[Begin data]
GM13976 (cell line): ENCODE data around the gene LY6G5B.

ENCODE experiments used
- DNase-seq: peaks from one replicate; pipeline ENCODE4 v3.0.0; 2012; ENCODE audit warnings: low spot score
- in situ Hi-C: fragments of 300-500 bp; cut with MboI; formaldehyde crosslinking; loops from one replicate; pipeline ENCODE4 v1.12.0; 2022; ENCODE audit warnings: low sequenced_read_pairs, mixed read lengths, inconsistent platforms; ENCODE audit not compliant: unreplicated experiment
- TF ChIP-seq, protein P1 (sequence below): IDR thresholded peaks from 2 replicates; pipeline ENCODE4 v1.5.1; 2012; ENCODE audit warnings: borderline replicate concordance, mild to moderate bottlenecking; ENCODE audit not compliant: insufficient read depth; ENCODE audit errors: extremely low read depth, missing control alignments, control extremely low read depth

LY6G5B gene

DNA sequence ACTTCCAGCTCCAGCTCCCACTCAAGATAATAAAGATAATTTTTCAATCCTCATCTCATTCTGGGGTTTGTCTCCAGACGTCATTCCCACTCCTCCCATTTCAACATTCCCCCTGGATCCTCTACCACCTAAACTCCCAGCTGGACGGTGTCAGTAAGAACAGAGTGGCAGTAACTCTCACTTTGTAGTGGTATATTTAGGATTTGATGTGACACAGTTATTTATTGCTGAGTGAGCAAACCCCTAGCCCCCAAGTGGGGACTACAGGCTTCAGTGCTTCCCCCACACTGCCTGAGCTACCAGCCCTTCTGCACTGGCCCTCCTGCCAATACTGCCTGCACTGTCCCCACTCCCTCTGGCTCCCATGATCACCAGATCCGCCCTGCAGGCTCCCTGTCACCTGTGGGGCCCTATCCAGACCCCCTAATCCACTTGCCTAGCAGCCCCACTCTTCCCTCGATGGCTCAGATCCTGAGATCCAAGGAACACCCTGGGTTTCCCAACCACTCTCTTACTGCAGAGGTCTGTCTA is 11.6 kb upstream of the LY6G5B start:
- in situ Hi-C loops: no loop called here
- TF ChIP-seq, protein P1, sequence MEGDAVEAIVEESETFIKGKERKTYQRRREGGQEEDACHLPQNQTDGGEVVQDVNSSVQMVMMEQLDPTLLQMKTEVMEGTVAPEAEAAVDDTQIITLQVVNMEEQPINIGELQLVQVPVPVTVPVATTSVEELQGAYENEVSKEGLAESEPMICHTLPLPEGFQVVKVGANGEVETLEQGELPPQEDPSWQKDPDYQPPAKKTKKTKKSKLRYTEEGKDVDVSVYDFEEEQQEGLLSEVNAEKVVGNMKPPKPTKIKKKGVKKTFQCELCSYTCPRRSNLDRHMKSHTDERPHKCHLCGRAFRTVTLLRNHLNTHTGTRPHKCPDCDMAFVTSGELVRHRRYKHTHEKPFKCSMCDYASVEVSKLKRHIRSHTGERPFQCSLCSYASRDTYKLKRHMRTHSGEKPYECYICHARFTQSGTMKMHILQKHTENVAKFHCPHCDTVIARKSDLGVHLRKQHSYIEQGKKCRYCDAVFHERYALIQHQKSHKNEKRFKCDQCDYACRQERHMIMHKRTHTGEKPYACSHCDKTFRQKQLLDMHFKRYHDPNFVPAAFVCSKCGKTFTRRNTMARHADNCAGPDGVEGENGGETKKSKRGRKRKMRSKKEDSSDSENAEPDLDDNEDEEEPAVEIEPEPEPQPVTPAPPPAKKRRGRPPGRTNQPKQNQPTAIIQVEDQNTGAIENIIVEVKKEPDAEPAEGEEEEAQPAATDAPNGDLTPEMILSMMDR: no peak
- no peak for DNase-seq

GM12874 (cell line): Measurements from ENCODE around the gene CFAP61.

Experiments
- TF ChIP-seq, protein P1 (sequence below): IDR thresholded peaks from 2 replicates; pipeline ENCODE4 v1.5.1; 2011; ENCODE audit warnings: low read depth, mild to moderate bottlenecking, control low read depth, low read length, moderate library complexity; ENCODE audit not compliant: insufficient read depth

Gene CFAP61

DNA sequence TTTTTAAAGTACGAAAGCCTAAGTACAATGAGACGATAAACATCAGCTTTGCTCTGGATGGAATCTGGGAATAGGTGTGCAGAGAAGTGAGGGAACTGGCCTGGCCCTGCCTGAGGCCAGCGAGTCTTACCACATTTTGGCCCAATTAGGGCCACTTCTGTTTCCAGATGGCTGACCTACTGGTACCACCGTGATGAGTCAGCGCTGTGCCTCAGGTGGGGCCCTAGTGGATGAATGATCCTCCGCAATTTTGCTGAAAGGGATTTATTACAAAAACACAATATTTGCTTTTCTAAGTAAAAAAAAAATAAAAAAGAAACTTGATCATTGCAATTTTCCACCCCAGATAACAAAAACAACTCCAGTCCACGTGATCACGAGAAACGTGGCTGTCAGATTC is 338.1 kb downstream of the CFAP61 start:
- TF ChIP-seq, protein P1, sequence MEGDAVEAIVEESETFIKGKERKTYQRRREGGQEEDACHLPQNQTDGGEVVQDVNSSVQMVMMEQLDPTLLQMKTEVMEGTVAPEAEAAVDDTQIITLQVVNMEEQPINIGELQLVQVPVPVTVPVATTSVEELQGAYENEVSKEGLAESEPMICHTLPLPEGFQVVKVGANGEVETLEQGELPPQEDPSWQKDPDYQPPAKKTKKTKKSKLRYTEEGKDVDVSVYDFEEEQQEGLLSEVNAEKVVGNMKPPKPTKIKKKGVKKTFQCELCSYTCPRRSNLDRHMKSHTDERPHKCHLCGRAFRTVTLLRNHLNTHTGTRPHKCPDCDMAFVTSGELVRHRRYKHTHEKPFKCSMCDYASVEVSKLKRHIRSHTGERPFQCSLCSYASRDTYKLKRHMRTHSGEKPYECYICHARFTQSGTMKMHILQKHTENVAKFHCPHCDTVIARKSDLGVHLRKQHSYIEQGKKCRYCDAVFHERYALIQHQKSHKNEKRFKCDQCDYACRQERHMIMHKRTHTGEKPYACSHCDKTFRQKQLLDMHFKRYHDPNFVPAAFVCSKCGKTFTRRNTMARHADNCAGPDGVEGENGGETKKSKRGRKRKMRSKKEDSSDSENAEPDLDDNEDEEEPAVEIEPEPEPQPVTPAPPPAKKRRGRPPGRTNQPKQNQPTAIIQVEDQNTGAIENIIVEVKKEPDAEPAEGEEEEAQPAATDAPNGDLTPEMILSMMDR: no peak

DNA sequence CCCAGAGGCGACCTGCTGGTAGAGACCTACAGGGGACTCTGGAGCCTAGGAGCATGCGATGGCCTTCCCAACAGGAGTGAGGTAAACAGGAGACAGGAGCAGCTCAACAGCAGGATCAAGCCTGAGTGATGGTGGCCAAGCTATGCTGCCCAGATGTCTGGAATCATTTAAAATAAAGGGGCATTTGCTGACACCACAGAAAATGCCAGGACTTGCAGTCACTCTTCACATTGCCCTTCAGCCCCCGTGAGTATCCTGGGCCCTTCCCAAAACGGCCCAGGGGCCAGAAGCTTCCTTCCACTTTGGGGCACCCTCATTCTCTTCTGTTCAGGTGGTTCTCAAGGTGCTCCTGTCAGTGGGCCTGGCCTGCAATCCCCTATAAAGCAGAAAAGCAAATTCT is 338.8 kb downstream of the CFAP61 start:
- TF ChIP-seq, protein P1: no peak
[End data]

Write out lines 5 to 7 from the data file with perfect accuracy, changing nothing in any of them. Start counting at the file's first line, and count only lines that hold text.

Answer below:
- TF ChIP-seq, protein P1 (sequence below): IDR thresholded peaks from 2 replicates; pipeline ENCODE4 v1.5.1; 2012; ENCODE audit warnings: borderline replicate concordance, mild to moderate bottlenecking; ENCODE audit not compliant: insufficient read depth; ENCODE audit errors: extremely low read depth, missing control alignments, control extremely low read depth

LY6G5B gene

DNA sequence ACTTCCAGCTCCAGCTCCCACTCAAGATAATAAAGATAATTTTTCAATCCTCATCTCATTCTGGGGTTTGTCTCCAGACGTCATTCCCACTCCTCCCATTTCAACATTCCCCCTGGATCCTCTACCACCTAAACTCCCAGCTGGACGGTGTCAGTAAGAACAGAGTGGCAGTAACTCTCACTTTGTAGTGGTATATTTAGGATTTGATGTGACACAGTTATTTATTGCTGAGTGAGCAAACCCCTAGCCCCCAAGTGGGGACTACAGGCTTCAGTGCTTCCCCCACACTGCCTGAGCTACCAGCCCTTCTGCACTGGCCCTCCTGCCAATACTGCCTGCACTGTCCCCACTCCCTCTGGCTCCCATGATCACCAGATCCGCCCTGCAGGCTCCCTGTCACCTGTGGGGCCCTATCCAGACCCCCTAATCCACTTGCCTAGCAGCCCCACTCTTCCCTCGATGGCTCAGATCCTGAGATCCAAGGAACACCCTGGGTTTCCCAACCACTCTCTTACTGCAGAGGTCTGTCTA is 11.6 kb upstream of the LY6G5B start: